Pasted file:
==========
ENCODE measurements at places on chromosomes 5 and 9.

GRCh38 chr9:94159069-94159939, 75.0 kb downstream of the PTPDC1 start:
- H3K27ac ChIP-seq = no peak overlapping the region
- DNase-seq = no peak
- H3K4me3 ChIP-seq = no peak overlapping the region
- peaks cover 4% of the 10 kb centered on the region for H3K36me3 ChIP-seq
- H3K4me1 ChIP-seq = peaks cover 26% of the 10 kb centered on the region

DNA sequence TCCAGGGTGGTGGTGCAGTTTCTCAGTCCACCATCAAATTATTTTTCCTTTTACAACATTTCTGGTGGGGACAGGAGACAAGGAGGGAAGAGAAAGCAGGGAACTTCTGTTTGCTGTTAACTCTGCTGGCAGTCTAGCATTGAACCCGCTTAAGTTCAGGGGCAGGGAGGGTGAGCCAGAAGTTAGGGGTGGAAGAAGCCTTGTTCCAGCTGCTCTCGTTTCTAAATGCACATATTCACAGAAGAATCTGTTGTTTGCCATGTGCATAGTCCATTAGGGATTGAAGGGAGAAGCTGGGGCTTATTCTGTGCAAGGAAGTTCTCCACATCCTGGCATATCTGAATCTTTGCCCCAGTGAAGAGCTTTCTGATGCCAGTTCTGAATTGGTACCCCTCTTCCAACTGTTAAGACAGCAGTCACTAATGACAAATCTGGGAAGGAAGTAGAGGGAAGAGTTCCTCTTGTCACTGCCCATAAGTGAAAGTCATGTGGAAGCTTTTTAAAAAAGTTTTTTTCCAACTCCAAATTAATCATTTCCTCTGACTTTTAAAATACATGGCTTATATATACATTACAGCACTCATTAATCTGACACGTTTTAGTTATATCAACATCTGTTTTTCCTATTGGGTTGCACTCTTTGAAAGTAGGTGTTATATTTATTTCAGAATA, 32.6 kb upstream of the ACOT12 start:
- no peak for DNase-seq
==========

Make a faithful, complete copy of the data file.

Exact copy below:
ENCODE measurements at places on chromosomes 5 and 9.

GRCh38 chr9:94159069-94159939, 75.0 kb downstream of the PTPDC1 start:
- H3K27ac ChIP-seq = no peak overlapping the region
- DNase-seq = no peak
- H3K4me3 ChIP-seq = no peak overlapping the region
- peaks cover 4% of the 10 kb centered on the region for H3K36me3 ChIP-seq
- H3K4me1 ChIP-seq = peaks cover 26% of the 10 kb centered on the region

DNA sequence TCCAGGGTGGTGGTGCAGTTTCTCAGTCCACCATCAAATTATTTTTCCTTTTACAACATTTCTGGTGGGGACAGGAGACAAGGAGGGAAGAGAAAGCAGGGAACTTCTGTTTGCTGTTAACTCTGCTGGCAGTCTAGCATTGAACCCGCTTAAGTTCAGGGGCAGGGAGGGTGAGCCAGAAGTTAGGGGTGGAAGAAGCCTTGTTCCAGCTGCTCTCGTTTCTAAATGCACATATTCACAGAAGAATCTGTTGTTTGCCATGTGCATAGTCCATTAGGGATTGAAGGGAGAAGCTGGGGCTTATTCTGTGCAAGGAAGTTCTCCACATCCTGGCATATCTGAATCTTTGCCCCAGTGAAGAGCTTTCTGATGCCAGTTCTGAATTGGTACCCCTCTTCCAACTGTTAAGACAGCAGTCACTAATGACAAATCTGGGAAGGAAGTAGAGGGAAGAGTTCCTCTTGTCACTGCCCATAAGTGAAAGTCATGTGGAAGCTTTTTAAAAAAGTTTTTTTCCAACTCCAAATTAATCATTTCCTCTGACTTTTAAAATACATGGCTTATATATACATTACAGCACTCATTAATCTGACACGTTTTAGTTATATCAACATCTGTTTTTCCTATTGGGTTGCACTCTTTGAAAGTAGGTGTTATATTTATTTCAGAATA, 32.6 kb upstream of the ACOT12 start:
- no peak for DNase-seq